In Reply: Dr Nathan suggests that our findings
may be related to decreased dopaminergic function, in addition to decreased
noradrenergic function. AMPT is a nonspecific inhibitor of catecholamine synthesis,
and I agree that decreased dopaminergic function could contribute to the findings.
I also agree that it would be of interest to examine nonspecific depletion
of monoamines in conjunction with PET imaging of the brain.
Nathan also mentions sex differences in emotional processing and other
outcomes relevant to depression. Indeed, a recent meta-analysis found that
female sex was an important determinant of risk of tryptophan depletion–induced
return of depressive symptoms, as well as history of recurrent depression,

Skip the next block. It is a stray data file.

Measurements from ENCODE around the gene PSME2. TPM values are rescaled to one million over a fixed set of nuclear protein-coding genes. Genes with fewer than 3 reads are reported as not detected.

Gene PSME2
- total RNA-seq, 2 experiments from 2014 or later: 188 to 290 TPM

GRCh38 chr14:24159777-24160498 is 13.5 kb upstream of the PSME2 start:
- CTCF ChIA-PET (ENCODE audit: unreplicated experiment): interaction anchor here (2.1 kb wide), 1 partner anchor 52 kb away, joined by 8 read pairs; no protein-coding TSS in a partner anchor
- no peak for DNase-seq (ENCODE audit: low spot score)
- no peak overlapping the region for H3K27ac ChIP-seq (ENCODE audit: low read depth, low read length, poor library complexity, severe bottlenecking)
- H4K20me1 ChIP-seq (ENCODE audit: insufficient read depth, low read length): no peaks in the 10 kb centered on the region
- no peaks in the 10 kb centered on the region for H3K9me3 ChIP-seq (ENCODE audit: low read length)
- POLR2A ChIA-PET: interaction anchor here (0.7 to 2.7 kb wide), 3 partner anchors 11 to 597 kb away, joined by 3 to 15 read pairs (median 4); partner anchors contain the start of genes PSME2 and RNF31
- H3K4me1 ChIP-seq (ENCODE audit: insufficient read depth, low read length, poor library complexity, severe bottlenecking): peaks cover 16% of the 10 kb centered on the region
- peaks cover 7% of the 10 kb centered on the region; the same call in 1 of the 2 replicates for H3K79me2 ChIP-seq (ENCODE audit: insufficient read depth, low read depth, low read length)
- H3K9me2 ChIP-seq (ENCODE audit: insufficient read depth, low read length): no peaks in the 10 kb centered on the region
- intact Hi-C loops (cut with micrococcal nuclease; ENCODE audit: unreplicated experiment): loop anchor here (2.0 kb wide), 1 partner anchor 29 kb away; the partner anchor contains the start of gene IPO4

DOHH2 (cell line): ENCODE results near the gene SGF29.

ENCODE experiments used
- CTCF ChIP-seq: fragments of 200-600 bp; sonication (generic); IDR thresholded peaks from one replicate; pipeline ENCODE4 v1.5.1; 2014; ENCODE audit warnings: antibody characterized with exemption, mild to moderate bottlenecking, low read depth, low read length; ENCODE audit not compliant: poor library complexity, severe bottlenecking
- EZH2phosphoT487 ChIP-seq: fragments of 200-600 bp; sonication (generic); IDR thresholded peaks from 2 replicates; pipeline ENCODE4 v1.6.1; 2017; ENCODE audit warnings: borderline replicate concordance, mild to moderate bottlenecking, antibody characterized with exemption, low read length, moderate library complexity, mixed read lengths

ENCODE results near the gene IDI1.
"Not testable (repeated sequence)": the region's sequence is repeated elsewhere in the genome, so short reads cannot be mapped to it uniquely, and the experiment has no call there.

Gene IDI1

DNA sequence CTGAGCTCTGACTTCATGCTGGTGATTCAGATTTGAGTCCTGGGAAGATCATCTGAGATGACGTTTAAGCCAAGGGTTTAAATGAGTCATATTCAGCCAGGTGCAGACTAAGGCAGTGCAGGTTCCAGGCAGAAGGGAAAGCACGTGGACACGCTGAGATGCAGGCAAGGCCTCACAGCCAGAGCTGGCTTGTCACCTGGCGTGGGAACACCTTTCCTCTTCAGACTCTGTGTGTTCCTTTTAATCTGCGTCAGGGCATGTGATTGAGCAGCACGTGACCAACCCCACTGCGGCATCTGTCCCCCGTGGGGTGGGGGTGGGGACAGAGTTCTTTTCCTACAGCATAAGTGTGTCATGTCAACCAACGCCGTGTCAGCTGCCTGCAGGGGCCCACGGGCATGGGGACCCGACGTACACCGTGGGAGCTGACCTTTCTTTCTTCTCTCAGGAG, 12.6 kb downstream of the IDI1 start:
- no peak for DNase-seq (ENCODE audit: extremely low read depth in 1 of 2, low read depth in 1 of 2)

prior serotonin reuptake treatment, prior suicidal ideation and attempts,
and chronicity of illness.1 In our study,
however, we found no differences in brain metabolic response based on sex,
although the small sample size may have limited our ability to detect such
Bremner JD. Neurochemical Aspects of Susceptibility to Depression. JAMA. 2003;290(10):1315–1316. doi:10.1001/jama.290.10.1315